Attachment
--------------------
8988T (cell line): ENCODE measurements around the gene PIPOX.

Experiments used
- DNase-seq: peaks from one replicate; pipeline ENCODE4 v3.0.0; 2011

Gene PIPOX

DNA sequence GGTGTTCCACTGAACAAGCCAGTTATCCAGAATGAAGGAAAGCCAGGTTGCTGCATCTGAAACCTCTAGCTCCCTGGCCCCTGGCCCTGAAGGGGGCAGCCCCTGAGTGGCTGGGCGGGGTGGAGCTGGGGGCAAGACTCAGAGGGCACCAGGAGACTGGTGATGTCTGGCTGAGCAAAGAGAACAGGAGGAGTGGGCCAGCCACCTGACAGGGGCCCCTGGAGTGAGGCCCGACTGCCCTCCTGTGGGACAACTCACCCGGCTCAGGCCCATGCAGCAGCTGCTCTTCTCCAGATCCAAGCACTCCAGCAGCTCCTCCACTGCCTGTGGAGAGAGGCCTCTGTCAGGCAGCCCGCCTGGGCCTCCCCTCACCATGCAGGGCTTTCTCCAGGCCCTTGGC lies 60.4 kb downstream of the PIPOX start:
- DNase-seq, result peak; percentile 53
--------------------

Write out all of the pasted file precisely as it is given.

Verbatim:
8988T (cell line): ENCODE measurements around the gene PIPOX.

Experiments used
- DNase-seq: peaks from one replicate; pipeline ENCODE4 v3.0.0; 2011

Gene PIPOX

DNA sequence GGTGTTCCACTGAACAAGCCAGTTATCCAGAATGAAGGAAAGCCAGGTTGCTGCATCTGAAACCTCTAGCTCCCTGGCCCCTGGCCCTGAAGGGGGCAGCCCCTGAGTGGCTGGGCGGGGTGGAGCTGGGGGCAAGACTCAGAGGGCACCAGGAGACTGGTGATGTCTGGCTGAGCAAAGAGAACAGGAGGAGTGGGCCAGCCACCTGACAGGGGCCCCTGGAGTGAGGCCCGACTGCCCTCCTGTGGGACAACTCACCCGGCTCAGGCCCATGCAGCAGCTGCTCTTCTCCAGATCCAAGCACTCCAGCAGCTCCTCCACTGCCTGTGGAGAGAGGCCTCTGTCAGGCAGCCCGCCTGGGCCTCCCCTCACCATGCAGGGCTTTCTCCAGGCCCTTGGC lies 60.4 kb downstream of the PIPOX start:
- DNase-seq, result peak; percentile 53